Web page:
A few weeks ago, my novel Night of Knives, a thriller set in Africa, received a scathing review from a reader that began with “This is a truly appalling book” and went on to give it 0.5 out of 5 stars. It concluded: “The Kenyan writer Binyavanga Wainaina recently published an article entitled How to Write About Africa, a satirical look at books about Africa. Jon Evans’s Night of Knives might almost have been written using Wainaina’s essay as a guide.”
What’s interesting, at least to me, is that I read Wainaina’s terrific essay several times while writing the book in question, and took painstaking care to ensure that its acerbic advice did not apply. Was I so inept? Was the reviewer so blind? I’ll admit both as possibilities—and naturally I invite you to read and judge for yourself—but neither seems particularly likely. So what was it that spurred such a reaction?
Wainaina’s essay is, in essence, an attack on two things: writing about modern Africa as if it is a mythical and alien place populated entirely by childish people afflicted by endless suffering, and writing about modern Africa through the prism of a western perspective, with white protagonists. I confidently plead not guilty to the first charge—but I happily plead guilty to the second; and my suspicion is that many people instinctively conflate those two separate things.
I’ve travelled extensively and repeatedly through Africa, but all that immersive research can’t help me with a fundamental catch-22. If I write about westerners like myself who go there, then—to quote the review—”It’s not a book about Africa. It’s a thriller about North Americans and Europeans set in an ‘exotic’ African backdrop”. But had I populated the book with African protagonists, I’ve little doubt I would have fallen flat on my face.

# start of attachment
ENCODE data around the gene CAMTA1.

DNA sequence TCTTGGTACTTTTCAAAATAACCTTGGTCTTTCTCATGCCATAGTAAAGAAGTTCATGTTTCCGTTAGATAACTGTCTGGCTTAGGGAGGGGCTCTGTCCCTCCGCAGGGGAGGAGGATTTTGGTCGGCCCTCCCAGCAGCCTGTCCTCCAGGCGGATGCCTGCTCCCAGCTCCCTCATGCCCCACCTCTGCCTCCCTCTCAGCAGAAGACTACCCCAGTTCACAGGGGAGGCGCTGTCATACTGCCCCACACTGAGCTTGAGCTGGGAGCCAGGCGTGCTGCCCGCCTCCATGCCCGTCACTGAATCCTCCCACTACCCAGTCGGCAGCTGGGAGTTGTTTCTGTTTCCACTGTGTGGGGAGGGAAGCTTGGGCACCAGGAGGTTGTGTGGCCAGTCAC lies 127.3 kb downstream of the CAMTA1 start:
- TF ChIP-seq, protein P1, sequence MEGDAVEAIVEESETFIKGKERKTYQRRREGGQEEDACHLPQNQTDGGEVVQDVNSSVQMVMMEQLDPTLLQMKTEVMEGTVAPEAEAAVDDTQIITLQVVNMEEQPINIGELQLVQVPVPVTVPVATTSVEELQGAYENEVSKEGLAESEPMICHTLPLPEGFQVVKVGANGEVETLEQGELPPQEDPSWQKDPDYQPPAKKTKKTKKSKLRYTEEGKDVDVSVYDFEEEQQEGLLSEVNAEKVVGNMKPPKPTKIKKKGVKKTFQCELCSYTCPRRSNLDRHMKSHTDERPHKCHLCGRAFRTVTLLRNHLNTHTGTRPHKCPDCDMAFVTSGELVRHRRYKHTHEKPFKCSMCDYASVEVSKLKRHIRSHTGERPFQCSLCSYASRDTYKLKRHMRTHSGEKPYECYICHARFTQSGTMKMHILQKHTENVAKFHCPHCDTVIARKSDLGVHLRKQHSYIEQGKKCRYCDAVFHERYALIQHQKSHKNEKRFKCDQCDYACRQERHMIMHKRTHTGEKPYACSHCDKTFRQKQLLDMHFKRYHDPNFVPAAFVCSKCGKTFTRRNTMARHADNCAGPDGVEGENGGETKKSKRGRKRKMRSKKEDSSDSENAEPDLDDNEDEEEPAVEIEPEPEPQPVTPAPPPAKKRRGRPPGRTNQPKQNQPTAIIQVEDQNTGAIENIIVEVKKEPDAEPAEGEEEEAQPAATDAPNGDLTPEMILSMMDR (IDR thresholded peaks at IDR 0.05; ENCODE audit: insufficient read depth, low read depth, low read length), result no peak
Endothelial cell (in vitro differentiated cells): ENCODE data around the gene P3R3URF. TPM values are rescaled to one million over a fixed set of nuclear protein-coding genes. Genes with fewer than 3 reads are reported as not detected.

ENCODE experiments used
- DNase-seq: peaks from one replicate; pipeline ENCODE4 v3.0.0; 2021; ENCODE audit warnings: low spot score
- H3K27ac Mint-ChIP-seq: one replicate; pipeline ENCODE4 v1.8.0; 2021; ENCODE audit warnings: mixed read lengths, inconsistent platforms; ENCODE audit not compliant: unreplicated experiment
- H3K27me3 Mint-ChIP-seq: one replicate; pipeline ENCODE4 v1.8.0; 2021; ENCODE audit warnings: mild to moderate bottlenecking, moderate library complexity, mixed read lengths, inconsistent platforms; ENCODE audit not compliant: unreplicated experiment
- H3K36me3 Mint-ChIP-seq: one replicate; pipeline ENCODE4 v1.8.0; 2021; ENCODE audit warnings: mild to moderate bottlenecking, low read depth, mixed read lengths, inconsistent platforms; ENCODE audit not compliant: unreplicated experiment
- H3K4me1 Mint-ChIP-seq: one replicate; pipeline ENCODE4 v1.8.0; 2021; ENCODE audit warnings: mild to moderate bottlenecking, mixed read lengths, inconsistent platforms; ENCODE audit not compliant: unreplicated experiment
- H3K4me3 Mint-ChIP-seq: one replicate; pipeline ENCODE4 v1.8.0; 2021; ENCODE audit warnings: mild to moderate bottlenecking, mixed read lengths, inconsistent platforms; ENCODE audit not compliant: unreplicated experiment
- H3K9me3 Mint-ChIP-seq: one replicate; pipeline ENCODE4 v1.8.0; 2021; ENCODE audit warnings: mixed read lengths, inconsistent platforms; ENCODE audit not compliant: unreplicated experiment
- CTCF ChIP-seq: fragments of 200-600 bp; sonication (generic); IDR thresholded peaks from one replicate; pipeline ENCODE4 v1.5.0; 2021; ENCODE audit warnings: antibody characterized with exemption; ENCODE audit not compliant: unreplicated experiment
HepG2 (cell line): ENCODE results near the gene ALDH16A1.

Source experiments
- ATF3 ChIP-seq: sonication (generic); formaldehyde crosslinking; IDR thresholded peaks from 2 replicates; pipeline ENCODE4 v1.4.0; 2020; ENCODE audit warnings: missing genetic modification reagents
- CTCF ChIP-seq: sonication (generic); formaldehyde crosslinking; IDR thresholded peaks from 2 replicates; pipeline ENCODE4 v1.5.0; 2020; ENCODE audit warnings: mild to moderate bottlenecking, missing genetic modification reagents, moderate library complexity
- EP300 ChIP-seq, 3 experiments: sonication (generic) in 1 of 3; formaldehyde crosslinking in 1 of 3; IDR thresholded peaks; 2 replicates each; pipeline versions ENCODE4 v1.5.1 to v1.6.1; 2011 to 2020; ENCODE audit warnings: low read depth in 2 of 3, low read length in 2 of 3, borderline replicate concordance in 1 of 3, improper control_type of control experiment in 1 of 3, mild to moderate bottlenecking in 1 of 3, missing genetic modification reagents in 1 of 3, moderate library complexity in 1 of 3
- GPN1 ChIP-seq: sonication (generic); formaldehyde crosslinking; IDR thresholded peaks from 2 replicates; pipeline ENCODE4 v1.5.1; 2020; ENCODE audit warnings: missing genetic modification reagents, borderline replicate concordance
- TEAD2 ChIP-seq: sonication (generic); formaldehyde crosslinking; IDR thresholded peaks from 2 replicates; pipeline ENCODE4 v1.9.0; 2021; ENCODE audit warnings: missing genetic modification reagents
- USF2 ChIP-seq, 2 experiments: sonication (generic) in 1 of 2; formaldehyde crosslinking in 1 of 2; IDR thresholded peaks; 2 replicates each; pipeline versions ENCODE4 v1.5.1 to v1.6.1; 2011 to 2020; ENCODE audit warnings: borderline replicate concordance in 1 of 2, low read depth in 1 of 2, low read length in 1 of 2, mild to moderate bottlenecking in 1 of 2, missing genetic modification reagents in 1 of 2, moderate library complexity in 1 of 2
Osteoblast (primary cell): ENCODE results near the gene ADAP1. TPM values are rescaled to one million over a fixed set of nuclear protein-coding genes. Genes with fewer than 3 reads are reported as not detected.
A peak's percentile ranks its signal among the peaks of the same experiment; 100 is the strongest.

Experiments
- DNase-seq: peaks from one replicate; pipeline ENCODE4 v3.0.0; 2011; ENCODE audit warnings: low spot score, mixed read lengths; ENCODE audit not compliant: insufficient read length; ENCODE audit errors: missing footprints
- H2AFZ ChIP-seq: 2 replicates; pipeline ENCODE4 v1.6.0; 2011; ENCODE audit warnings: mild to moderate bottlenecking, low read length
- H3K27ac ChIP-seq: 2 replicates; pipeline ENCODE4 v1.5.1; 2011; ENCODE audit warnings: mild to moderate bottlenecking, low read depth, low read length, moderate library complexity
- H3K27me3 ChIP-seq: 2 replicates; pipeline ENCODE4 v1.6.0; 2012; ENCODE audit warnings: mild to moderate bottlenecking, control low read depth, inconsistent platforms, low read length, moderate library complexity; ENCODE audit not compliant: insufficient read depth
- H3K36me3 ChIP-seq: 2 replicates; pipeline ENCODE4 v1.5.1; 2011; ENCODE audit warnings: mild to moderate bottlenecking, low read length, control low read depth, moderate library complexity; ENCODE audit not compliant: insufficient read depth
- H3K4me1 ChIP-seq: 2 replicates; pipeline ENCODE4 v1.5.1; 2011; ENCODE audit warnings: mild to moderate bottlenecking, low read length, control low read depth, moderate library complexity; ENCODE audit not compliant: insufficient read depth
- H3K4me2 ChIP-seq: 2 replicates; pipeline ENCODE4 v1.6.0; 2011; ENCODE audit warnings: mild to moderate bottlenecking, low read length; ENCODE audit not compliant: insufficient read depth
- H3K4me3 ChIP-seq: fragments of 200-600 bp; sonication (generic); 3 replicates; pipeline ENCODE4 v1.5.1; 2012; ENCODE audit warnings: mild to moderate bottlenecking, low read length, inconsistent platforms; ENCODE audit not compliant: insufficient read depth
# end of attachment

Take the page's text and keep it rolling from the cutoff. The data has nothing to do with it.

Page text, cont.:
I’m not talking about potential accusations of “cultural appropriation”. I couldn’t care less about that. Hari Kunzru said it best: “I reserve the right to imagine anyone and anything I damn well please. If I want to write about Jewish people, or paedophiles or Patagonians or witches in 12th-century Finland, then I will do so, despite being “authentically” none of these things. . . . My work may convince or it may not. However, I will not accept that I have any a priori responsibility to anyone—white, black or brown, let alone any ‘community’—to represent them in any particular way.”
I can’t applaud loudly enough. But at the same time, “write what you know” is a valuable safety mechanism. Writing about characters steeped in a living culture that you know only through travel and research is a recipe for offensive disaster. Even a shared language doesn’t make it much easier: as a former resident of both the US and Britain, I can cite a long list of failed attempts by authors of both nations to write convincingly about the other. Writers who can depict characters from a completely dissimilar culture in a manner persuasive to its inhabitants are rare and great indeed, and I fear I am not one of them.
But if I can’t write about African protagonists, and shouldn’t write about westerners in Africa, it follows that I mustn’t write about Africa at all—and I reject that notion as emphatically as Kunzru does. I can see how novels about westerners in the former colonial world, and particularly commercial fiction such as thrillers, can trigger a defensive reaction. Such books have all too often been patronising and insulting crap. But to reject that—or any—combination of author, characters and setting as invalid is to throw a whole nursery-full of babies out with the bathwater.